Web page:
Monday, November 15, 2010

So It's Pretty Clear I'm Not Breaking My Ass to Post Something New Here, Right?

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You know how it is. What with one thing or another, and I'm still getting over that one time, which was so hard. But let's never mind all that. Maybe what I should do is simply broach a topic to you, my readers, and see what fascinating conversation flows forth. This doesn't all have be about what I write; it can be about your words, too!
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So here's the topic:
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You guys remember these toys? Sectaurs? Somebody remembers these, right?
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Discuss. By the way, that last one is their castle.

13 comments:

Marilyn said...

Thank heaven I grew up in a time before such vile and reprehensible "toys" were given to impressionable children. These images explain a lot!

bill r. said...

What are you talking about??? These toys simply allowed children to enact the ancient battle between good and evil via the world of anthropomorphized insects!

Roderick Heath said...

You know, Marilyn, you're in serious danger of self-important fogeydom.

I never had these, but they remind me of the big self-ambulating spider thing Skeletor used to ride on I got when I was six. It was worth, oh, minutes of fun.

bill r. said...

I don't think I had that. He-Man never really clicked for me. I think at the time I felt superior to those silly little things, unknowingly biding my time until Sectaurs came out.

Marilyn said...

Raggedy Anne and Andy are plenty exciting, let me tell you!

bill r. said...

Unless they rode giant insects into battle, then fuck 'em.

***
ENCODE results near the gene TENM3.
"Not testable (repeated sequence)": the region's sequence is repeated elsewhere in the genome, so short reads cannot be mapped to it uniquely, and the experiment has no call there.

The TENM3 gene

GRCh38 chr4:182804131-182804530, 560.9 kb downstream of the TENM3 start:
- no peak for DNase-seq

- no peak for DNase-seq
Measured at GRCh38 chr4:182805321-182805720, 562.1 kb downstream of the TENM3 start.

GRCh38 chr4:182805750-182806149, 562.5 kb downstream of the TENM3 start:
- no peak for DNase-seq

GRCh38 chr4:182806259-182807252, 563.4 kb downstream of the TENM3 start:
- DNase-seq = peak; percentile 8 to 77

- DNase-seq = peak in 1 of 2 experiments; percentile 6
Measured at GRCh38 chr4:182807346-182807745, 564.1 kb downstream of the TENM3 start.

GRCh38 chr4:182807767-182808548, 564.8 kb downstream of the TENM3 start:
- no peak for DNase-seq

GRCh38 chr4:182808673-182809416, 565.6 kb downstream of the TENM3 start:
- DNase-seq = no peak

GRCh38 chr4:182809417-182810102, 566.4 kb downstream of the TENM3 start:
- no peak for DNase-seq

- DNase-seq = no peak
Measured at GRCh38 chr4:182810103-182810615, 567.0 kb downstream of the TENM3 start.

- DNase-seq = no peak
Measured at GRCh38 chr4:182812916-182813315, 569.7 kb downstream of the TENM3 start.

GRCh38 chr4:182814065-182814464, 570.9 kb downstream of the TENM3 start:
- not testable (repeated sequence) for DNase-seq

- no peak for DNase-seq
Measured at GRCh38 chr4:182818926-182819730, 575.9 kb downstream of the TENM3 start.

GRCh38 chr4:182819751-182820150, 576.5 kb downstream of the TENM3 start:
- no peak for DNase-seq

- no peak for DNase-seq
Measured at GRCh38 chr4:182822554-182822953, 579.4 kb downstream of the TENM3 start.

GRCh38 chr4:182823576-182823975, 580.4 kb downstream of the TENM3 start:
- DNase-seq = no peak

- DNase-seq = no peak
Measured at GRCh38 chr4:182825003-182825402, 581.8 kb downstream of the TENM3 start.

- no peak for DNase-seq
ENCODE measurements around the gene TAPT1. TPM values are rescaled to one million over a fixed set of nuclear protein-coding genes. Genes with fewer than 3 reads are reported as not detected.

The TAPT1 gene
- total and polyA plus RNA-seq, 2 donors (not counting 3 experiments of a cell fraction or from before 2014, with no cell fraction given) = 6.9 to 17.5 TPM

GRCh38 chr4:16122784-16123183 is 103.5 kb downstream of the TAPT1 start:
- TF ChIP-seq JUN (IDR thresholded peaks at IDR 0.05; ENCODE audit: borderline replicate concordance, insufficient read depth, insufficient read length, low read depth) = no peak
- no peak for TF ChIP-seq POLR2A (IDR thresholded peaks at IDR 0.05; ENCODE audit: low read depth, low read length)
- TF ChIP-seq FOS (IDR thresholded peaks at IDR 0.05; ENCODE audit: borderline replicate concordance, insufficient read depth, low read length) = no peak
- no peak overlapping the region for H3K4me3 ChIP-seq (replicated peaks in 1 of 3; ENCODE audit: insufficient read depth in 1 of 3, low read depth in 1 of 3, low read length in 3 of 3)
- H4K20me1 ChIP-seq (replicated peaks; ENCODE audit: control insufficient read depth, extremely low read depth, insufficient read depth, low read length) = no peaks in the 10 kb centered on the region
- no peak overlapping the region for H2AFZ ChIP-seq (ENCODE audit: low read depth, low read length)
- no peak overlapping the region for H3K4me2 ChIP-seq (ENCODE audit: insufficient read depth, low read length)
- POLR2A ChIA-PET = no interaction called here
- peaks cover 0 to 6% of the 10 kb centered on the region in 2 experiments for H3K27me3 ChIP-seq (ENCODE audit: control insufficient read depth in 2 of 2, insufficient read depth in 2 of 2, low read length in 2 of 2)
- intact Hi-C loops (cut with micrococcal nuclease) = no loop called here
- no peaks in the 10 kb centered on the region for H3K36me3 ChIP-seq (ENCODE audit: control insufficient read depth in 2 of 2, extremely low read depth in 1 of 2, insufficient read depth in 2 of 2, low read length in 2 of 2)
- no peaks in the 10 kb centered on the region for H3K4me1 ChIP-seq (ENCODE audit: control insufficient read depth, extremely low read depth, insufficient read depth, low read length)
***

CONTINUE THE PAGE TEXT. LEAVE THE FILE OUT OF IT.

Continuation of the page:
Roderick Heath said...

It's funny we should lurch towards this sort of thing, because I chatting about it with my father last night, how when I was a kid c. early '80s, it was between the eras of total merchandising and a certain retro awareness - I recall my mornings used be dotted with both the likes of He-Man on TV but also old Batman serials, and episodes of Leave it to Beaver. And, yes, Raggedy Ann and Andy. My morning television was something of an education in itself.

bill r. said...

Absolutely. I remember for a long time, when I'd get home from school, reruns of THE ADDAMS FAMILY were programmed to catch the kids just as they sat down. And so all my friends knew the show, too, and probably wouldn't if some enterprising affiliate programmer hadn't thought of it.

Roderick Heath said...

Indeed. I recall my schoolyard conversations actually included arguments like, what do you prefer, the old Munsters or the new Munsters? Opinions were divided but the defenders of the new Munsters generally only had the fact it was in color to fight with. Pussies.

Nowadays when I glance at kid's shows, it's not so much their commercialization that irks me so much as their...efforts to be totally with it, jammed full of hip-isms that choke off everything else.

Greg said...

I still prefer good old-fashioned matches and gasoline with the occasional hatchet thrown in (or at) for good measure.

Oh yeah, and guns! Real guns. Man, those things are fun.

bill r. said...

What about lighting guns on fire? That was always fun.

Will Errickson said...

I don't remember these toys! Googling them I found out they were introduced to the market in 1985, which puts me outside the intended audience. In 1983 I recall buying a RETURN OF THE JEDI figure--the Gamorrean guard, I believe--and as I was paying for it I suddenly felt a pang of embarrassment before the clerk. I was, alas, finally too old for collecting STAR WARS stuff. Until my late 30s, of course.

bill r. said...

I don't remember at what point I put such toys behind me, but I do remember my last trick-or-treating jaunt. Like a lot of kids, I pushed it one year too far, going once more in the 7th grade. It just felt wrong, and I didn't really enjoy it. Which is a shame, because now I think back on the heyday of trick-or-treating in the suburbs where I grew up with more affection than even Christmas mornings, and, dare I say it...longing?

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